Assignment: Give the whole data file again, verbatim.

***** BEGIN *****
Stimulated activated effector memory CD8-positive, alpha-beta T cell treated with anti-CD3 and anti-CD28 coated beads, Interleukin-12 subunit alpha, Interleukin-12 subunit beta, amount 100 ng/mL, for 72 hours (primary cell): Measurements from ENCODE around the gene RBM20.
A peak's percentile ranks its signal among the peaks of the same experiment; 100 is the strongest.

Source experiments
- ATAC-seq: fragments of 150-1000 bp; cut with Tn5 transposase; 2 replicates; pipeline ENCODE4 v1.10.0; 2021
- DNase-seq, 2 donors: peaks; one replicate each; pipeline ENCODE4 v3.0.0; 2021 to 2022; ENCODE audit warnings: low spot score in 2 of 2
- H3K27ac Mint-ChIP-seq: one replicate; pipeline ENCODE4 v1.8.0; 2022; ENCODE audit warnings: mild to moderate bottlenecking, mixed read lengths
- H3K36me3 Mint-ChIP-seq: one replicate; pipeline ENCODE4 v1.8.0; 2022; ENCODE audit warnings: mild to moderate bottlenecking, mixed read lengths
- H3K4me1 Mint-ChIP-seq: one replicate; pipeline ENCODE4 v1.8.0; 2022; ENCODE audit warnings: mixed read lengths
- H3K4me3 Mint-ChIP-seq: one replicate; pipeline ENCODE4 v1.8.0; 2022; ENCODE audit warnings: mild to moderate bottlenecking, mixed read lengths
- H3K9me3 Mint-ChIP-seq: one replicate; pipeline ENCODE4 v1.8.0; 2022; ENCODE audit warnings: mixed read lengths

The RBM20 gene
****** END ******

Stimulated activated effector memory CD8-positive, alpha-beta T cell treated with anti-CD3 and anti-CD28 coated beads, Interleukin-12 subunit alpha, Interleukin-12 subunit beta, amount 100 ng/mL, for 72 hours (primary cell): Measurements from ENCODE around the gene RBM20.
A peak's percentile ranks its signal among the peaks of the same experiment; 100 is the strongest.

Source experiments
- ATAC-seq: fragments of 150-1000 bp; cut with Tn5 transposase; 2 replicates; pipeline ENCODE4 v1.10.0; 2021
- DNase-seq, 2 donors: peaks; one replicate each; pipeline ENCODE4 v3.0.0; 2021 to 2022; ENCODE audit warnings: low spot score in 2 of 2
- H3K27ac Mint-ChIP-seq: one replicate; pipeline ENCODE4 v1.8.0; 2022; ENCODE audit warnings: mild to moderate bottlenecking, mixed read lengths
- H3K36me3 Mint-ChIP-seq: one replicate; pipeline ENCODE4 v1.8.0; 2022; ENCODE audit warnings: mild to moderate bottlenecking, mixed read lengths
- H3K4me1 Mint-ChIP-seq: one replicate; pipeline ENCODE4 v1.8.0; 2022; ENCODE audit warnings: mixed read lengths
- H3K4me3 Mint-ChIP-seq: one replicate; pipeline ENCODE4 v1.8.0; 2022; ENCODE audit warnings: mild to moderate bottlenecking, mixed read lengths
- H3K9me3 Mint-ChIP-seq: one replicate; pipeline ENCODE4 v1.8.0; 2022; ENCODE audit warnings: mixed read lengths

The RBM20 gene